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Metallothioneins and related chelators

Sigel, Astrid and Sigel, Helmut and Sigel, Roland K. O., eds. (2009) Metallothioneins and related chelators. Metal ions in life sciences, Vol. 5. Cambridge.

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Official URL: http://edoc.unibas.ch/dok/A5041202

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Abstract

Volume 5 focuses on the vibrant research area centering around Metallothioneins and related sulfur-containing chelators and their role in nature. In 15 stimulating chapters, written by 30 internationally recognized experts, Metallothioneins and Related Chelators highlghts critically the interrelations between metallothioneins, the homeostasis of essential metal ions and heavy metal toxicology. With close to 2000 references, about 20 tables, and over 80 illustrations, one third of these in color, this book is an essential resource for scientists working in the wide range from ebviornmental toxicology and inorganic biochemistry all the way through to physiology amd medicine. Metallothioneins are cysteine-rich low molecular mass (5 to 10 kDa) proteins, with commonly 7 metal ions, occurring from bacteria to humans. This fact alone already emphasizes the importance of these proteins which are in the focus of this book. Relevant research is going on now for more than 50 years and its historical development, concentrating on mammalian metallothioneins (MTs) and their role in cadmium toxicology is summarized in Chapter 1. Chapter 2 provides an overview of our current knowledge on the expression and regulation of MT genes: The intracellular concentration of MTs is adjusted to cellular demand. Especially upon heavy metal load, metallothionein gene transcription is strongly induced. Indeed, all organisms use elaborate systems to regulate the levels of bioavailable zinc, copper, and other essential metals. Thus, MTs play pivotal roles in metal homeostasis as well as in detoxification reactions. Their high cysteine content enables MTs to avidly bind toxic metals and also to influence the cellular redox balance and radical scavenging. In fact, these points are further highlighted throughout the volume. Chapters 3 to 5 give an account of bacterial MTs, MTs in yeast and fungi, and MTs in plants. Most astonishingly, the MTs of bacteria and plants contain next to cysteine also histidine residues and thus, metal ions are not only sulfur- but also imidazole-coordinated which gives rise to zinc finger-like structures. Remarkably, yeast and fungal MTs are Cu(I) rather than Zn(II) or Cd(II) binding proteins. Next, Chapters 6 through 9 discuss the MTs of dipteran insects, including the model organism Drosophila melanogaster, earthworms and nematodes, as well as echinoderms, crustaceans, molluscs, and fish. Actually, aquatic animals, both vertebrates and invertebrates, have the potential to be used for monitoring metal contamination in aquatic ecosystems. Interestingly, in Chapter 9 the remarkable speculation is presented that under chronic natural exposure conditions the animals establish a trade-off between the "cost" of detoxifying non-essential metals and the "cost" of allowing some of these metals to spill over onto metal-sensitive sites. This contrasts with laboratory experiments involving aquatic animals, where the toxicity of non-essential metals normally exhibits a threshold response: at low exposure concentrations the organisms can detoxify the incoming metal and thus, tolerate the exposure, whereas at concentrations above the threshold, the detoxification mechanism is no longer able to protect the organism completely. The structure and function of vertebrate MTs is detailed in Chapter 10, centering on MT-1 and MT-2. MT-3, discovered in 1991 and also known as the neuronal growth inhibitory factor, is dealt with in Chapter 11: it plays a vital role in zinc and copper homeostasis in the brain; furthermore, it is involved in the protection against copper-mediated toxicity in Alzheimer's disease and the control of abnormal metal-protein interactions in other neurodegenerative disorders. The next two chapters address the role of MTs in protecting cells from injury due to toxic metal ions, oxidants, and electrophiles. In fact, a poor ability to produce MT in response to metal exposure may predispose certain individuals to carcinogenesis by some, though not all, inorganic carcinogens. The final two chapters deal with "relatives" of metallothioneins. Chapter 14 is devoted to thioredoxins and glutaredoxins which represent the major cellular systems for the reduction of protein disulfides and protein de-glutathionylation, respectively. They take part in many aspects of human health, e.g., by controlling and maintaining the cellular redox state, and accumulating evidence suggests a close relationship between the redoxins and the cellular iron pool. Phytochelatins, which are dealt with in the terminating Chapter 15, are produced by plants, fungi, and algae to maintain the homeostasis of essential metal ions in different cellular compartments and to regulate metal tolerance and detoxification mechanisms. For previous MIBS (Volumes 1-44) and MILS volumes see http://www.chemie.unibas.ch/~sigel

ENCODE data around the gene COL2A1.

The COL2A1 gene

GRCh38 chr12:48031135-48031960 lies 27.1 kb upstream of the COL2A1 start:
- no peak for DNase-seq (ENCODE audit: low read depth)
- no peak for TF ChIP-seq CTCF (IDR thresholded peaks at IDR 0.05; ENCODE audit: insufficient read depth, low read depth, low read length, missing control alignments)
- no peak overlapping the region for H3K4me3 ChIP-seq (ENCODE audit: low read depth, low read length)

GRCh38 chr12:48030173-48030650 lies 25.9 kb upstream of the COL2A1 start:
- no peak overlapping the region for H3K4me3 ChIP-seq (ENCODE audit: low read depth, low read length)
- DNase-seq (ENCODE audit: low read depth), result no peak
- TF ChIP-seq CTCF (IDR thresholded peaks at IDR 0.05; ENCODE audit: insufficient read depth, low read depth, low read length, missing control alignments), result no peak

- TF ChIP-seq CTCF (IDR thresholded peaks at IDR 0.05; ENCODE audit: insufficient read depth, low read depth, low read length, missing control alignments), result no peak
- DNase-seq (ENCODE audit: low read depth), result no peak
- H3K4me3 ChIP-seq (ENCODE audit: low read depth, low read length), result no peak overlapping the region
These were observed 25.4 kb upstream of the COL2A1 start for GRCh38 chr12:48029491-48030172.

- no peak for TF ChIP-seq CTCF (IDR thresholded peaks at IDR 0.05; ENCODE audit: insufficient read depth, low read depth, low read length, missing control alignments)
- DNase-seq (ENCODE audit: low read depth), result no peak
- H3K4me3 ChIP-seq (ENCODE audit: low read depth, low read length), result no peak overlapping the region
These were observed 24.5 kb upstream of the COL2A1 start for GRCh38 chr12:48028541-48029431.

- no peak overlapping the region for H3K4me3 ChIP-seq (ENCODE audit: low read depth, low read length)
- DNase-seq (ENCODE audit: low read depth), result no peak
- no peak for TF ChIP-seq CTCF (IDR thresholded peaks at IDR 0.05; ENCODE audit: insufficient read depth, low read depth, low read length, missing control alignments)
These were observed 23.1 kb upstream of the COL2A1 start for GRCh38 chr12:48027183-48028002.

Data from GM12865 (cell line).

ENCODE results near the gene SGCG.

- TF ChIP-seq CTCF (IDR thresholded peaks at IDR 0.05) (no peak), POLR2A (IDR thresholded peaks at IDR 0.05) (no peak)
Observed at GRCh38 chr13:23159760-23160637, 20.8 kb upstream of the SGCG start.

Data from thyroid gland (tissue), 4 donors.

Faculties and Departments:05 Faculty of Science > Departement Chemie > Chemie
UniBasel Contributors:Sigel, Astrid and Sigel, Helmut
Item Type:Book
Book Subtype:Edited Book
Bibsysno:Link to catalogue
Publisher:RSC Publishing
ISBN:978-1-84755-899-2
Number of Pages:514 S
Note:Publication type according to Uni Basel Research Database: Edited book
Last Modified:22 Mar 2012 14:30
Deposited On:22 Mar 2012 14:14

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